Transcript for Haiti: Inside the International Adoption Process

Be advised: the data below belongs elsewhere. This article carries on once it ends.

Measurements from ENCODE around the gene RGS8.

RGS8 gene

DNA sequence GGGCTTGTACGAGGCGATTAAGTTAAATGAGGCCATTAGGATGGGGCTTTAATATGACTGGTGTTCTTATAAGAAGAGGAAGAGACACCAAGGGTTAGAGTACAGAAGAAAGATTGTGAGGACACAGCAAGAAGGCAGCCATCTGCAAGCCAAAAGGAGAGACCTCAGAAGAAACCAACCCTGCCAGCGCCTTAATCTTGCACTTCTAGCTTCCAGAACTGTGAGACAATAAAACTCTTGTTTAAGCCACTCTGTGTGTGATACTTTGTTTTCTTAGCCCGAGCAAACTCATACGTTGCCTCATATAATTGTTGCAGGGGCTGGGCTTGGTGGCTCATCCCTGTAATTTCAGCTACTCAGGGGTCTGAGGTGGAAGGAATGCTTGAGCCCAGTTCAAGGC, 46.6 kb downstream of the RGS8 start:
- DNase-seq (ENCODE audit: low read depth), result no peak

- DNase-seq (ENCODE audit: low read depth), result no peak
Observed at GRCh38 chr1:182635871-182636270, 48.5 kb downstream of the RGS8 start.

Where the kids sleep in these little cubby holes. Play in the rubble. Everyone wants to be held. Nearly all of the kids you see here have families waiting for them in america. But they are still here stuck. We have come looking for two little girls, sisters who, have lived in limbo for three years. Adopted by an american woman but unable to leave haiti. We're hoping we can help change that in the next three days. Suddenly, they appear. Riksa is 9. She lived here since he was a toddler, five long years. I feel a deep anguished bond with her. I am an adopted child myself. Who grew up in the shadow of an orphana orphanage. I understand why she is slow to warm, watchful. The protector of her 5-year-old sister, erica. Ready! Who smiles and cuddles easily. And has been here since she was born. That is why when I got a tweet this summer from a woman, ruth kerr, I was so moved. Help my girls stuck in a flawed adoption process in haiti. For the past year she has been ricksa and erica's legal mother. Their adoption completed. Still they're growing up with nothing and no one to call their own. Why are they still in haiti if they were officially adopted over a year ago? Apathy. Honestly. I've don't know a better word to describe. It just wasn't important for u.S. Government offices, for haitian government offices, there's -- there's just a bureaucratic backlog. I imagine you would be the first to say it is important that this process be exquisitely careful. Everyone need to be vetted right. Absolutely. I was vetted. I have three separate two hour psychological appointments. Every financial part of me has been checked out. Every ounce of my being has been checked out. Every I dotted. Every t crossed. It wasn't? No it wasn't. There were pieces of paper missing. There was oh, we forgot this. That's what makes the process continue on and on and on and on and on. Reporter: She refuses to give up. On a steamy day, our team meets her at the bustling PORT-au-PRINCE AIRPORT. Good to meet you! Reporter: Ruth runs a successful consulting business from home in seattle. Years ago, the images of the earthquake seared her heart she jumped on a plan to help. She spent her days washing the feet of the weary fitting shoes for people who had none. A journey that would change three lives. I looked outside the bus window and locked eyes with ricksa, it locked. Electricity that came through my body. I jumped up out of my seat and exclaimed I found my little girl. Reporter: Ruth surprised herself by this. She wasn't looking to become a mother. After months she decided to return to haiti to see the girls. They laughed together and played. Reporter: And they learned to trust her. She began the adoption process. Taking seven trips to be with them over the next two years. The girls started to look forward to her week-long visits and overnight trips to her hotel. They told her they loved her. And she told them the same. But every time she left, they were left behind to wonder if their adoption could be believed. They have already had so much disappointment and abandonment in their life. Here I have just done it again. Reporter: Is there something we are missing? Some reason the girls are not being permitted to leave haiti? Will you sit on my lap? Is that okay? We sit down with pierre alexis, the orphanage director, how does he feel about americans adopting haitian kids? He tells us he has no reservations, certainly not in this case. Reporter: There are people who say the best thing for these kids are to stay in their country. The best thing for the kids is to stay in haiti. It would be real in the perfect world. In the perfect. Not in the current haiti we have. Because if the family, the birth parents bring their kids here it is because they cannot take care of them. Reporter: We asked someone to john us here who knows the problem only too well. Craig juntehan. Retired at 40, high tech millionaire. He and his wife kathy adopted three kids from haiti eight years ago. This is the universal language of an orphan. Pick me up. Hold me. Just for a minute. Make me feel like I matter. Make me feel like I'm special. Reporter: He was lucky. His kids adoptions went smoothly. And ever since, craig has been on a mission to make it easier for everyone else. He has even made a film about the tens of thousand of kids stuck in the system all over the world. So people believe the process is slow because it is careful? I don't think safe guard and tra transparency and efficiency are mutually exclusive. In many cases these dossiers sit on people any desks because they want to make their jobs seem important. Reporter: Craig's wife runs an orphanage in haiti and made some calls on the girls' behalf. We are hoping the combination of our cameras and craig and kathy's contacts might just get the kids to seattle this week. All that remains we think is for them to get u.S. Visas. So pierre, we think is at the u.S. Embassy getting the visa right now. He was supposed to be there at 2:00. Oh, good. Should be predict built t, the visa appointment at 2:00. You go home friday at 3:00. We don't get to that point. That creates a process that could take 2 1/2 years, 3 1/2 years, could take four years. Reporter: We arrive at the orphanage. Ruth has the not seen the girls for nine months but has been sending money to help support them for years. ♪ erica is delighted. But ricksa gives ruth a bit of a cold shoulder. Unable to believe this time might actually be "the" time they leave with her. Reporter: So I hear you say did you think I was ever coming back? What did she say? Reporter: How can they not think that? If ricksa will not bear to hope, ruth will hope for all of them. As we wait. What does pierre say, he thinks he is on his way back? No here, hasn't got in yet. Reporter: And wait. One day they're going to understand how much I love them. And how -- how much I fought for them. Reporter: This time, good news. The visas have come through. It's happening. It's mind-boggling. Reporter: Pierre goes through the giant pile of official paperwork with ruth. One critical form was never in question. Finalized years ago, the relinquishment document proving that the girls' biological parents voluntarily terminated their right. That's right like more than 90% of the world's orphans, these girls have parents unable to care for them. In the poorest country in the western hemisphere, they have nine children. Pierre has a final request. Asking ruth to meet with the girls' birth parents and get their blessing. I want you to meet the birth parents. Because they came yesterday. And they are coming tomorrow. Okay, good. Reporter: The next morning we head to the orphanage. The girls' biological parents are waiting when we arrive. The final step in what has been a wrenching process for everyone. Ruth has met the girls' parents before. But this moment they all know matters. So much at stake on the orphanage porch. The translator explains they would look ike to stay in touch with the girls. I would like you to give us your contact, your address, e-mail. Reporter: This request is a surprise. Ruth is philosophical. We are family forever. Reporter: The mother is philosophical, saying, with god is my witness, I give you two children. I love you for life. We are family for life. They say good-bye. An agonizing sacrifice parents in desperate circumstances have long made for their children. It's time now to go to a new home. Seattle. Greeted at the airport by a slew of new friend and family. Hi. Are you ricksa. Look at this! Oh, wow! Oh. It's -- it's our house. Welcome home. The groceries have been delivered. Yours. Ours. Go. Go on. Reporter: Ricksa can still barely believe it. This is your bed, silly girl. Reporter: For every ricksa and erica there are tens of thousand of kids growing up alone. Every child deserves a loving home. And a loving family. Reporter: Tonight, two more little girls have one.